ISBN: 978-0-8065-2807-6

Chapter One

4 October 1965-en route to Tan Son Nhut Air Base, Republic of Vietnam

The flight stateside to Vietnam is a long one. It gave me time to reflect on my past and present life.

The Bahnsen family lived in what was Flensburg, Denmark, before the Schlesweig-Holstein loss to Prussia after the Franco-Prussian War. They were proud Danes who didn't adapt well to German rule. Accordingly, they immigrated to the United States during the late 1880s.

In 1890, my great-grandfather and great-grandmother were murdered in southern Alabama. My grandfather chased their murderer all the way to Texas, but never caught him. Neither did the law.

My grandfather, Dr. Peter F. Bahnsen, after whom I picked up the nickname "Doc," came to the United States with his parents. A self-taught veterinarian, Grandpa was appointed Georgia's first state veterinarian. He later retired to his "model" dairy farm in Americus.

My father and mother, John C. Bahnsen and Evelyn Williams, were married in Waycross, Georgia, in early 1934. I was born in November of that year. My brother Peter was born two years later.

In 1924, Dad graduated as the senior ranking cadet from Riverside Military Academy in Gainesville, Georgia. He wanted to continue his education, but Grandpa Bahnsen didn't believe my dad needed further formal schooling and called him home.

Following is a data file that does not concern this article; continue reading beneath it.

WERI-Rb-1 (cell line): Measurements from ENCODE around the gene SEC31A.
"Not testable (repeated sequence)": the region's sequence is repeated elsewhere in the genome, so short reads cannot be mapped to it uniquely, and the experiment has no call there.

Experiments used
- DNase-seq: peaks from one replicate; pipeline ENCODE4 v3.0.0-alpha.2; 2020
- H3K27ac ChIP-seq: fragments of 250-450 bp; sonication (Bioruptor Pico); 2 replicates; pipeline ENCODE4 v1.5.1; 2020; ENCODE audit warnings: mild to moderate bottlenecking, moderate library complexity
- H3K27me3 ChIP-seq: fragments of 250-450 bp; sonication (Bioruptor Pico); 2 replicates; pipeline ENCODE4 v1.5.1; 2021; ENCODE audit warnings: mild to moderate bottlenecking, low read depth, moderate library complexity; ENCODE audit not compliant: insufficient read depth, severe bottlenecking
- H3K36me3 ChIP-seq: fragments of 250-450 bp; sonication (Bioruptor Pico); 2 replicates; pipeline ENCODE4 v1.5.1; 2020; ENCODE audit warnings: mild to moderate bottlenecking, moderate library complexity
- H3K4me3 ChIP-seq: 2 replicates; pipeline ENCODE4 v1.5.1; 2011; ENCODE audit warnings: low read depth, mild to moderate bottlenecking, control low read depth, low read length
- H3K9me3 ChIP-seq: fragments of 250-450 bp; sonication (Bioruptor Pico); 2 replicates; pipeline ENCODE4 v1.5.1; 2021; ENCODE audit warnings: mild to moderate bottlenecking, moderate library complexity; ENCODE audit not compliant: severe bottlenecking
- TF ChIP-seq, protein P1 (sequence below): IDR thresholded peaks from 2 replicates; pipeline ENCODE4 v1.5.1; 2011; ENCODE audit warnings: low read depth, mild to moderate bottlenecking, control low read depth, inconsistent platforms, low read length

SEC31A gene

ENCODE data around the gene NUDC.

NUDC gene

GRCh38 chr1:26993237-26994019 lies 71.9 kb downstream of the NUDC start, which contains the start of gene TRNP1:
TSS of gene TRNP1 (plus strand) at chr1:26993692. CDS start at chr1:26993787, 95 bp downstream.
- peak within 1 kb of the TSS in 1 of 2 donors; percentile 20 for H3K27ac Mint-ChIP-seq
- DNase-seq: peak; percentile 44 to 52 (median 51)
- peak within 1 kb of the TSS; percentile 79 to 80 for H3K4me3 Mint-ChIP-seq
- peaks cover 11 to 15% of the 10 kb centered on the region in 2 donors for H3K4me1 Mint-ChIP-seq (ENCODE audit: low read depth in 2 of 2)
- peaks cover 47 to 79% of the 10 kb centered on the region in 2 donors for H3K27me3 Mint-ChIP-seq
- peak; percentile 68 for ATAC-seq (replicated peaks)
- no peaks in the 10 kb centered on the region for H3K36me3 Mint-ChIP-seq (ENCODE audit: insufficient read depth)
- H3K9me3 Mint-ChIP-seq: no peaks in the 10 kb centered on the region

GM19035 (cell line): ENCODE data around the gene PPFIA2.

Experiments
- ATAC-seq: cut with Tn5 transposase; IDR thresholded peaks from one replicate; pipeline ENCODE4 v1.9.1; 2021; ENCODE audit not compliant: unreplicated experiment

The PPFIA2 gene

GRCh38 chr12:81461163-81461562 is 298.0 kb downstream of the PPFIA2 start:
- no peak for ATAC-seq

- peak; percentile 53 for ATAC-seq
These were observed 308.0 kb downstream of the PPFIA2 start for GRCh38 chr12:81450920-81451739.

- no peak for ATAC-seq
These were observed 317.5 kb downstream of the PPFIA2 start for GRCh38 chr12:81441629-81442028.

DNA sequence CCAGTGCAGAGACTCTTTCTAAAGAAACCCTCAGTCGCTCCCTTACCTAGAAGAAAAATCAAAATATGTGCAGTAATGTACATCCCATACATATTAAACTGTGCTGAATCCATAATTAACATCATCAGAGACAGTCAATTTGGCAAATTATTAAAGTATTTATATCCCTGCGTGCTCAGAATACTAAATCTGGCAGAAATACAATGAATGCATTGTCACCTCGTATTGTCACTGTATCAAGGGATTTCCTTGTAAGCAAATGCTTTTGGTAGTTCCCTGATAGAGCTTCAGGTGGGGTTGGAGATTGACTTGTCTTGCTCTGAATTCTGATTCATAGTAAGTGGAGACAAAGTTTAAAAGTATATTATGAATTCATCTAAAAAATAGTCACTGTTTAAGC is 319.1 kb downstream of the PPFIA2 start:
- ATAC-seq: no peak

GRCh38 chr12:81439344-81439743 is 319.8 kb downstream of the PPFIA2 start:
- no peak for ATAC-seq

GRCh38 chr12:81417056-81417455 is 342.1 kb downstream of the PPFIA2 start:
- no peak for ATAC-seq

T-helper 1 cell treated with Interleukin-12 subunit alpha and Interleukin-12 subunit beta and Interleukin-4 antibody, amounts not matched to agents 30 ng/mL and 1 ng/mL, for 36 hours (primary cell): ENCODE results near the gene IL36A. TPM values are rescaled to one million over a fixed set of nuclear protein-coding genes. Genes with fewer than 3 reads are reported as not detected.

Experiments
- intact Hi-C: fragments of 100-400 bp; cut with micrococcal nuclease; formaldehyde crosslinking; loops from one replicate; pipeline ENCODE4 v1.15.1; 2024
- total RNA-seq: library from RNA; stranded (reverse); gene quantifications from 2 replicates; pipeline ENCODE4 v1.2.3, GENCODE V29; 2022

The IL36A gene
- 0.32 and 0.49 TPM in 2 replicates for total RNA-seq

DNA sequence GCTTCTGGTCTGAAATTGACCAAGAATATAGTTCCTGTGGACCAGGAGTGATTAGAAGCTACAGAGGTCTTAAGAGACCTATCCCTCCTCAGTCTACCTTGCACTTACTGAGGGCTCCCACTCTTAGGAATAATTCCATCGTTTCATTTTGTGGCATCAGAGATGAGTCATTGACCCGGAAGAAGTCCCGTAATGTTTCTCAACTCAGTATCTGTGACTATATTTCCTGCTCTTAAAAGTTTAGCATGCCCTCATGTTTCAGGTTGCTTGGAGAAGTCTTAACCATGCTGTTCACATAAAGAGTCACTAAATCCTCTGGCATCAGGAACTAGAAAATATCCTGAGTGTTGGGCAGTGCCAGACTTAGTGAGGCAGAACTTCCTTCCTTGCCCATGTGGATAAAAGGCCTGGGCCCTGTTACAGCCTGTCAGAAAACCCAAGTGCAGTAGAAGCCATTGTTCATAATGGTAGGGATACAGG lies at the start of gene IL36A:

After Dad returned home, Grandpa Bahnsen put up the money for him to try his hand in several business ventures, including farming, but they all went belly-up during the early years of the Great Depression.

During this period, Dad joined the Army Reserve. He was a first lieutenant when he received a one-year call up to command the Civilian Conservation Corps (CCC) camp in Waycross.

Dad loved the Army and would have made it his career, but, as a reserve officer, he was discharged during the drawdowns of the 1930s. When he left active duty, Dad vowed that should he have sons, they would become Regular Army officers, a status granting immunity from reductions-in-force.